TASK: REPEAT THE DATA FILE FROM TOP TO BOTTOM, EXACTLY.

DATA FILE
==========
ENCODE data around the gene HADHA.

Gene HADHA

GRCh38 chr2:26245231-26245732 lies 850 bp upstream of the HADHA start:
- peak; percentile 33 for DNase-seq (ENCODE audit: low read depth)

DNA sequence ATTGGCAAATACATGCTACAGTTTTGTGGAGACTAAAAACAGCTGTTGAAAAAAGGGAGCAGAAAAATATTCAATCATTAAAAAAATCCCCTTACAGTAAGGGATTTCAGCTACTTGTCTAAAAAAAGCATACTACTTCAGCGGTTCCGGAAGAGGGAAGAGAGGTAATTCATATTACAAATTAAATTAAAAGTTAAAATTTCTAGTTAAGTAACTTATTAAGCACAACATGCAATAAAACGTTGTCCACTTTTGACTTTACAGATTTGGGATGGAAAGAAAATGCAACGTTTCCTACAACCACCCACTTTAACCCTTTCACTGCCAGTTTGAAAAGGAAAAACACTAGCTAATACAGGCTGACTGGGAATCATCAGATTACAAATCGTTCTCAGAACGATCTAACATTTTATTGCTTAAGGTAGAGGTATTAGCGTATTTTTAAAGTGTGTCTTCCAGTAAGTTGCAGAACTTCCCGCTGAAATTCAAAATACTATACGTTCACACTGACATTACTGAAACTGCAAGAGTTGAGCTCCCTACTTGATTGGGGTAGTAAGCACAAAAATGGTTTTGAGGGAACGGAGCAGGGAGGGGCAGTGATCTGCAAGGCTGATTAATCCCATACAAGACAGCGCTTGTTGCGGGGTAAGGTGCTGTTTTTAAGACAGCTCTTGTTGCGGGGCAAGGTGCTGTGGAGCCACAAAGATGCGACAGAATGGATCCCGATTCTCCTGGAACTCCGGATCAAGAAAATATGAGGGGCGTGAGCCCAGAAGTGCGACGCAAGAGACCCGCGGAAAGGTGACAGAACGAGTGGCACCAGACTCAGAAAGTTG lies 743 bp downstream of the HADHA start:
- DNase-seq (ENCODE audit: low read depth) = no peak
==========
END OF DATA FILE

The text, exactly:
ENCODE data around the gene HADHA.

Gene HADHA

GRCh38 chr2:26245231-26245732 lies 850 bp upstream of the HADHA start:
- peak; percentile 33 for DNase-seq (ENCODE audit: low read depth)

DNA sequence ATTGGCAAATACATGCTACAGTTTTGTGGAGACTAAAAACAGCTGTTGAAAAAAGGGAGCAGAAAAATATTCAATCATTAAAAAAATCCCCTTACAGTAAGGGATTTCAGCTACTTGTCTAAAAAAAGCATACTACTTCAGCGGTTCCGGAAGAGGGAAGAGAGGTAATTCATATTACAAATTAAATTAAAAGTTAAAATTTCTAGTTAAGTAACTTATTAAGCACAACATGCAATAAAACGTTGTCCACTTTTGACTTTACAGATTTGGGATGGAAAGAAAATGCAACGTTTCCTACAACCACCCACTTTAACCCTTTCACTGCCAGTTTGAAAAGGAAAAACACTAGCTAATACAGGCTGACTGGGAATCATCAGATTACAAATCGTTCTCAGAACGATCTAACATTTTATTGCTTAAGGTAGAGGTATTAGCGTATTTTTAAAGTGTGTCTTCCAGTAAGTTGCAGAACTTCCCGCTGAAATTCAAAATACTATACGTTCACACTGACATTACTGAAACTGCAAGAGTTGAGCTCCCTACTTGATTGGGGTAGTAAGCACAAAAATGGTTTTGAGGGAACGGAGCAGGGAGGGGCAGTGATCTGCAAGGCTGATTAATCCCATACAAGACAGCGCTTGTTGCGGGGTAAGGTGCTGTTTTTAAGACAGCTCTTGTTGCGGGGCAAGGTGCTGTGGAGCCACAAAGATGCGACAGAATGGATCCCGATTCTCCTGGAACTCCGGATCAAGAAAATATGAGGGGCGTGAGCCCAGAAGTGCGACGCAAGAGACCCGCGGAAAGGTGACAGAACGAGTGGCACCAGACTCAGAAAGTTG lies 743 bp downstream of the HADHA start:
- DNase-seq (ENCODE audit: low read depth) = no peak